With iOS 17, Apple added a similar level feature to iPhones. A broken white line appears in the viewfinder when you’re about to frame a reasonably straight photo. As you tilt the phone right or left, the line breaks up more. You’ll know the camera is properly oriented when the white line turns solid yellow.
26. Manage your smart home
Connected thermostats, garage-door openers, security cameras and smart locks can all be controlled through your iPhone or Android device, which is supposed to be easier now that hundreds of companies are adhering to the Matter standard.
Apple’s Home smart home hub app is already installed on iPhones, and Samsung has SmartThings on its Galaxy handsets. For other Android phones, you may choose to fetch Google Home from Google Play.
27. Request a dark web report
The so-called dark web consists of difficult-to-reach websites that conventional search engines don’t index and require specialized browsers to patrol. As a result, the dark web can be a haven for cybercriminals looking to sell your personal data.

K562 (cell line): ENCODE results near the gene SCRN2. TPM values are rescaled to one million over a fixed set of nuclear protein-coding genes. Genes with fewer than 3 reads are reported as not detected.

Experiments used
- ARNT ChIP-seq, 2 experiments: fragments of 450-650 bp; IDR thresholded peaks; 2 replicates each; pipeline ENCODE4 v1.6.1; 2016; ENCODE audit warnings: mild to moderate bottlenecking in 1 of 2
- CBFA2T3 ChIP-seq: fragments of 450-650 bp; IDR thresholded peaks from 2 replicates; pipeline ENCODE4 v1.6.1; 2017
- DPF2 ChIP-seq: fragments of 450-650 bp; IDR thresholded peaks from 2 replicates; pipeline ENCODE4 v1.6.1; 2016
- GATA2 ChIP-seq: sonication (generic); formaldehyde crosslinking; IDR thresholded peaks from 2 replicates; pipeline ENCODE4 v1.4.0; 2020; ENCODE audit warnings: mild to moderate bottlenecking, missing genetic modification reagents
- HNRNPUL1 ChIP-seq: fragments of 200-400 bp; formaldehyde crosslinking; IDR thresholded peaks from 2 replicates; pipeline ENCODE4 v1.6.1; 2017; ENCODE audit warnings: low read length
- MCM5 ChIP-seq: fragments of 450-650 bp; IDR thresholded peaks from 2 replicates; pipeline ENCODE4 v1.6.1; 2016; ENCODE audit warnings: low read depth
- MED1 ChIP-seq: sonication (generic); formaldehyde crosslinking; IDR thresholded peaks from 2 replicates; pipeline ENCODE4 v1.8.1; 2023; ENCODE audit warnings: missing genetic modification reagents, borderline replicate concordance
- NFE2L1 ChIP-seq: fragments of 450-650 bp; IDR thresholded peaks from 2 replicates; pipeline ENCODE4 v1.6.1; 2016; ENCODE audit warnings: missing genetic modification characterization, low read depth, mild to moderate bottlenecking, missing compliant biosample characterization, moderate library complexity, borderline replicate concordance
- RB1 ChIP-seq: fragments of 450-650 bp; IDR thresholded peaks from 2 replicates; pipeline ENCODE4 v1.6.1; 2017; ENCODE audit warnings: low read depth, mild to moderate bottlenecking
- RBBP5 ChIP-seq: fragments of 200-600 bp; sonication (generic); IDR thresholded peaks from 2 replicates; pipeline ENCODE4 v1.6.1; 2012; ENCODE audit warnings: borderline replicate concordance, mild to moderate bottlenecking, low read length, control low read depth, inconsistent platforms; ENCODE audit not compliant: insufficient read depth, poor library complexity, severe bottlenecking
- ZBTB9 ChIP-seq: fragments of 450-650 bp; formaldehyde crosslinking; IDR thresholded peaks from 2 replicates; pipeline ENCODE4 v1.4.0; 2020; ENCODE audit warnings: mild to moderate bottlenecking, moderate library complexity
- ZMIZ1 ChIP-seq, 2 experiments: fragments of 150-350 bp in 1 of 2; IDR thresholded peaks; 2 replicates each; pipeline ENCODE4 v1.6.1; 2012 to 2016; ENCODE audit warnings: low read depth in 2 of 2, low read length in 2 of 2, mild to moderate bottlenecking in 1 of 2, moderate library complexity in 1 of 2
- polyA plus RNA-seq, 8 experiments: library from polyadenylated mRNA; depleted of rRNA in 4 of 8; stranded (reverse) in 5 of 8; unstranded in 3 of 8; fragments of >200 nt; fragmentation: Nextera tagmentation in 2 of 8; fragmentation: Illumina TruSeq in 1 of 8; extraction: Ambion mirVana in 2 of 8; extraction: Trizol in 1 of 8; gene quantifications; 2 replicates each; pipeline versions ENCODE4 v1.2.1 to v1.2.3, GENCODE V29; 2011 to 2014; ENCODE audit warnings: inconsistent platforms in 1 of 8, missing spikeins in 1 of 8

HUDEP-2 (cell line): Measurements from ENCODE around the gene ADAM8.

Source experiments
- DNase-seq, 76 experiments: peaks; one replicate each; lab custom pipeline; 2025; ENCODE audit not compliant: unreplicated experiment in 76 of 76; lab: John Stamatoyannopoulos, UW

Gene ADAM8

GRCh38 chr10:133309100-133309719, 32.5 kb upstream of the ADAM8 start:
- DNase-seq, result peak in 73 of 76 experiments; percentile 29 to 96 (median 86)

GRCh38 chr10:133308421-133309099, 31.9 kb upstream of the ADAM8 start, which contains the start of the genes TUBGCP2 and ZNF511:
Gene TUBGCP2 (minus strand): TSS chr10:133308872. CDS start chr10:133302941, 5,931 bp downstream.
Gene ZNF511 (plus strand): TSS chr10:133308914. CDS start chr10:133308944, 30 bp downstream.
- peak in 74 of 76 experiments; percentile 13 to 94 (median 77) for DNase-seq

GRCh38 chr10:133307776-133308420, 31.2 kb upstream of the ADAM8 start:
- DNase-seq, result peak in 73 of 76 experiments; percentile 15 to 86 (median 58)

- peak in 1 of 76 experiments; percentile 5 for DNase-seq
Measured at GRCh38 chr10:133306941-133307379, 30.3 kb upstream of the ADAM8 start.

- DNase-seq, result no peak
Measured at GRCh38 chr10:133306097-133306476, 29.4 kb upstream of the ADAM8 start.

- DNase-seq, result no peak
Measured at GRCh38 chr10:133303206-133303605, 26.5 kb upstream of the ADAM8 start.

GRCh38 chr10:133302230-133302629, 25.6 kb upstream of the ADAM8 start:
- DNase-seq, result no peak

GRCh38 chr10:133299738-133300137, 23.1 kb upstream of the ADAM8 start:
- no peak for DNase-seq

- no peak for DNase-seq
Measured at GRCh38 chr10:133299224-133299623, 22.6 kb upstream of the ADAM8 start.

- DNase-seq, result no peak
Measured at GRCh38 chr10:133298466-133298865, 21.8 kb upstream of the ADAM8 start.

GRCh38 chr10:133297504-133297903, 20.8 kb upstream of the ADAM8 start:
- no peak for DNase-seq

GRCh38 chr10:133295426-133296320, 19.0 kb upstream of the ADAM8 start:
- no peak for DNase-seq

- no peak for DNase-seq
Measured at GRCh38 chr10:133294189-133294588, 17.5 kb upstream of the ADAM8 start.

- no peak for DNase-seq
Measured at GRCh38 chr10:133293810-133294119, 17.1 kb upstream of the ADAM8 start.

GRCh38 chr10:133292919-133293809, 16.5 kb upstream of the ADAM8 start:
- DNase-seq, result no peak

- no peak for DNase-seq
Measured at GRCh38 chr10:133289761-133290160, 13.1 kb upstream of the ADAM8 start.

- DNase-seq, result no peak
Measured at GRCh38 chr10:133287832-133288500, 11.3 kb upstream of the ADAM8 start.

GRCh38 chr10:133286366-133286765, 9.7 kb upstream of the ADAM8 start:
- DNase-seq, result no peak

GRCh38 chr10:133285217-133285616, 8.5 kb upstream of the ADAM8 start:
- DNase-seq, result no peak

Google Pixels have Google One installed, and the app can be downloaded for other Android devices and iPhones. If you have a free Google One account, you can request a Dark Web report to have Google scan the dark web for breaches involving your email address. You’ll need a paid account for ongoing monitoring and to scan for issues involving your passwords, Social Security number and other sensitive data. Google will provide guidance for how to deal with issues that surface.
28. Share your location with family
On iPhones, you can reveal your location to family and receive notifications of their whereabouts through the Find My or Messages apps. In Settings ⚙️, tap Family Sharing, and scroll down to Location Sharing. Tap the switch next to each family member you want to share your location with.